Shadowing is the best. It’s the ultimate combination of listening, speaking, and pronunciation practice. It took me a long time before I ever started doing it because it always seemed like something troublesome and boring. Once I started it (way too many years after I should have), I was hooked. I saw ridiculous progress despite my already fluent level.
Then I decided to turn it into “shadow immersion,” where I would try to shadow as much as I could every day, just like I would immerse as much as I could every day with my mp3 player. The problem with shadowing that I soon discovered was that it was extremely taxing at first. This less pleasant side of shadowing needs to be addressed because it is the cause of most people not doing it, or trying it and quitting soon afterwards.
Treating shadowing as an aerobic exercise
I’ve discussed how my main shadow time is while walking. Shadowing itself is an exercise, and needs to be approached like one. You need to build up stamina, and shouldn’t expect yourself to go all out right from day one. You know the people that try to start running an hour a day who have never run a day in their life? They usually quit after a few days. You warm up your way into shadowing just like you would running.
The strange thing about shadowing is that it has a mutually beneficial existence with regular exercise. This is why I prefer shadowing while walking, rather than sitting down staring at a wall, pondering my existence. Regular exercise gives you energy. Shadowing uses up your energy. It’s easy to quickly feel the nice balance that the two have when performed together.
Building up stamina in both
Both exercise and shadowing require developing stamina.
When you are out of shape, walking at a brisk pace increases your breathing and makes it harder to talk. Harder to talk means harder to shadow. The better the shape you are in, the easier it is to shadow. In the beginning, if I walked too fast, I couldn’t shadow. Eventually I overcame this. You might be thinking: “why not just walk slower?” This works, but walking faster gives more energy than walking slower.
The next logical step after shadow walking was shadow stretching (this is the year of fitness for Adam!) For me, shadowing is more suited as an active sport, and it took me a while to understand that. I still do shadowing with slightly active tasks, like cleaning, but it really shines where you actually are moving.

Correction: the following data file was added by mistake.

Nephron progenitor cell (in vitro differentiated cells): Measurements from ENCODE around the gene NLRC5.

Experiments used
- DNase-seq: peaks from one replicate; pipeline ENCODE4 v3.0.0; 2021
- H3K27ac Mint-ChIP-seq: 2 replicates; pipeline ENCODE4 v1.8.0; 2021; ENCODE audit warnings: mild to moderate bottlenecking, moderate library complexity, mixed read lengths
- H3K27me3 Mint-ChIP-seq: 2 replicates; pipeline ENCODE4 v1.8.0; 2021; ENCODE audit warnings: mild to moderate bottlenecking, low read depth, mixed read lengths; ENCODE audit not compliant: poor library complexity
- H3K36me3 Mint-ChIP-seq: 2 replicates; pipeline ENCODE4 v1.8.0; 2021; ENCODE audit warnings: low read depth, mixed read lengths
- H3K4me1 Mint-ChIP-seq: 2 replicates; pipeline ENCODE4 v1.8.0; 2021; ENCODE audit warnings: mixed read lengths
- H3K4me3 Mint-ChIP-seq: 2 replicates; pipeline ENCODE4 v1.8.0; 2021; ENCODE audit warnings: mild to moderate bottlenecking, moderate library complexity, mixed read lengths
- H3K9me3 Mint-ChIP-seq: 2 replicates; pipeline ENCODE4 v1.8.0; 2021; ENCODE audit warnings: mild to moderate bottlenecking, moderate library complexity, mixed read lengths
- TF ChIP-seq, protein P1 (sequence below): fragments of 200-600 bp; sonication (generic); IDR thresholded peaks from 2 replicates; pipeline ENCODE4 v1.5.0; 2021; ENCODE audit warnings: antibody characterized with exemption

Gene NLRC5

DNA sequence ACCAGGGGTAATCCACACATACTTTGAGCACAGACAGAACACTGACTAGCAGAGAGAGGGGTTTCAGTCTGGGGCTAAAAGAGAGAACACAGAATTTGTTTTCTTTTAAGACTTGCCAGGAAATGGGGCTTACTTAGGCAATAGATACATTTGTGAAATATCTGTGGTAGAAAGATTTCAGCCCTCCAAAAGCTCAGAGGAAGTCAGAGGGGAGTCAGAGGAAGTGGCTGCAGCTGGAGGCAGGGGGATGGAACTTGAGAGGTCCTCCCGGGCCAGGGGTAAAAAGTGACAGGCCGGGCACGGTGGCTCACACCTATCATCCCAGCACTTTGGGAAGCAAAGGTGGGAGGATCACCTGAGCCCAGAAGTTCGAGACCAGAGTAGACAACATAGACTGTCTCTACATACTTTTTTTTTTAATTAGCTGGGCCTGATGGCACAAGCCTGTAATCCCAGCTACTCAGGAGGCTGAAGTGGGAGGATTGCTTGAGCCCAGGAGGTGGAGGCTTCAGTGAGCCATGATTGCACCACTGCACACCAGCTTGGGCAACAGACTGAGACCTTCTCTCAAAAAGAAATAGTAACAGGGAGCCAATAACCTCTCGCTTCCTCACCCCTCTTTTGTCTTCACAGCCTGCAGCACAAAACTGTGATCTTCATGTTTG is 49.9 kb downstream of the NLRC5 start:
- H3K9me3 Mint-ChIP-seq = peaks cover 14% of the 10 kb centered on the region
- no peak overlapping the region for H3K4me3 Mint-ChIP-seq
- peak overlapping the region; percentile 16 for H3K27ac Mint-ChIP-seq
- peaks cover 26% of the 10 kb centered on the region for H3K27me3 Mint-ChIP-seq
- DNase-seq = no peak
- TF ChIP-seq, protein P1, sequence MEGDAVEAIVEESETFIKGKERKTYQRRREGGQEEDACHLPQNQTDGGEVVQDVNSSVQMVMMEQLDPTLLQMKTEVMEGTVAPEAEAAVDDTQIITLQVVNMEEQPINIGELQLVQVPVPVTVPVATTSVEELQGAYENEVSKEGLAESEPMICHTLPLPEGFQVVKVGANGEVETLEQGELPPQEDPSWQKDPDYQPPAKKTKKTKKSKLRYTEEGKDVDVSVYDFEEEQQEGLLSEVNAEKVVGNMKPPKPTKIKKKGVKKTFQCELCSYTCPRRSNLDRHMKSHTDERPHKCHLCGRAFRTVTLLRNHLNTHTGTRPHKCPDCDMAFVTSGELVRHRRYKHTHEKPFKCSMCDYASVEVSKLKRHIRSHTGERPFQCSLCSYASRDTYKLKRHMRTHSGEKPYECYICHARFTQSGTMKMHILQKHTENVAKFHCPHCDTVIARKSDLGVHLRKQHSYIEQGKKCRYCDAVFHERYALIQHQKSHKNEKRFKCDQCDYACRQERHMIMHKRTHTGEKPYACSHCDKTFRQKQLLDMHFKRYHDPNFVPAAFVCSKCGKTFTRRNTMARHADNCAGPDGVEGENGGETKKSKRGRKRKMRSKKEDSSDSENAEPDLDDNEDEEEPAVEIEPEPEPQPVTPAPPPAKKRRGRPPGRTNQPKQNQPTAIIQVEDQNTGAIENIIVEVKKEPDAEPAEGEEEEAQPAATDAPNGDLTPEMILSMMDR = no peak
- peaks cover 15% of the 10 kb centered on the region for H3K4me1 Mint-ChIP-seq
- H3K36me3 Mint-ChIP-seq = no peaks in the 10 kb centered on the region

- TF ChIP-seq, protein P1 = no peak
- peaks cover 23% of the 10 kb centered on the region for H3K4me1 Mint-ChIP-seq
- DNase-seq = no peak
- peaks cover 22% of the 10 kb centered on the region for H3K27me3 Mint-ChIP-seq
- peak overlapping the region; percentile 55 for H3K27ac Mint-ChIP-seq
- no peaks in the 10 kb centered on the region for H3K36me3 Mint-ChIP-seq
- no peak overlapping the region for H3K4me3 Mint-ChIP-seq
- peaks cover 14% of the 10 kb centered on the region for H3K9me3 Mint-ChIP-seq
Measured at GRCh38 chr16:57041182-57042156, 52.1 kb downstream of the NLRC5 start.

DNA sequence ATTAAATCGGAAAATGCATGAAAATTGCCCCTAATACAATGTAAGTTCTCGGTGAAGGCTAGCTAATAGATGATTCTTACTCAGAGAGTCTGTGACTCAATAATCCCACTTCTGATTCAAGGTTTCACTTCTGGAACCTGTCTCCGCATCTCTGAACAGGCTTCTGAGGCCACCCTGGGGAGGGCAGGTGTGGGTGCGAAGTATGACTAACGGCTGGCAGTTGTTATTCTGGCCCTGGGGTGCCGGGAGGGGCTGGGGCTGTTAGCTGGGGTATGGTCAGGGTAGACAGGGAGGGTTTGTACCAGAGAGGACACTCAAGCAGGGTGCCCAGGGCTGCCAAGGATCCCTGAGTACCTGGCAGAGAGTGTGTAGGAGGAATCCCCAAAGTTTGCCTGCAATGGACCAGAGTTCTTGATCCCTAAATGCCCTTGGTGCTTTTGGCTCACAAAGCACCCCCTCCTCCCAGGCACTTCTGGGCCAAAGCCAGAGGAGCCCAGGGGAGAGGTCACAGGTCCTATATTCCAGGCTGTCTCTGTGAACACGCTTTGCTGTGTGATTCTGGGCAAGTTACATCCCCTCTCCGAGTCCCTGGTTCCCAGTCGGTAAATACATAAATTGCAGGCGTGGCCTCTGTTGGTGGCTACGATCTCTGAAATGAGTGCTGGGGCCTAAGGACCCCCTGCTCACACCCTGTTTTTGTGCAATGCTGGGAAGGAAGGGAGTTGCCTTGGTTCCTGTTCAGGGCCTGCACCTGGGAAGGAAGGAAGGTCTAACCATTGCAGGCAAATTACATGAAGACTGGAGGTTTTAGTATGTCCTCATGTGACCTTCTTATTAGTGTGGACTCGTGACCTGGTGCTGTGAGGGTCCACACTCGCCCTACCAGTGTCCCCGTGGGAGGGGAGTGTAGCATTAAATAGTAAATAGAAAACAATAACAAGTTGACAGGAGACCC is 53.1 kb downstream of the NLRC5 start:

Non-active shadowing has faded away, because I just wasn’t enjoying it.
How much should you shadow a day?
When I wrote this initial shadowing post a year and a half ago, I was going all out. It was hard, and I eventually found it to be too much. Kind of like when I was trying to read a book a day for a month…
At the same time I was getting messages from people telling me how they tried shadowing, and after 20 minutes would burn out. They’d lose motivation, were left drained, and then decided to not continue with it. It can come as a surprise to even the most hardcore of Japanese learners, because regular daily immersion becomes easy and natural after a while. Shadow immersion just becomes less difficult after a while.
I recommend a small start. Add a 10 minute shadow walk, shadow stretch, or shadow chore. Then build up from there. Maybe you are a shadow sitter, and can pull it off like I couldn’t. But I want to repeat this: if you burn yourself out once on shadowing, you most likely won’t make it back. That’s a huge loss (that you will try to convince yourself isn’t). Don’t lock yourself out. And definitely don’t get cocky and think you can go 3 hours from day one.
What’s your shadow limit?
My limit now, after a year and half of doing it is about 1.5-2 total hours a day (not in a row). Usually about a 45-60 minute walk, stretching for another 20-30 minutes, and then the rest spread out through chore activities.
How about you? For those of you shadowing, what amount a day are you comfortable with? For those of you not shadowing, why aren’t you?!
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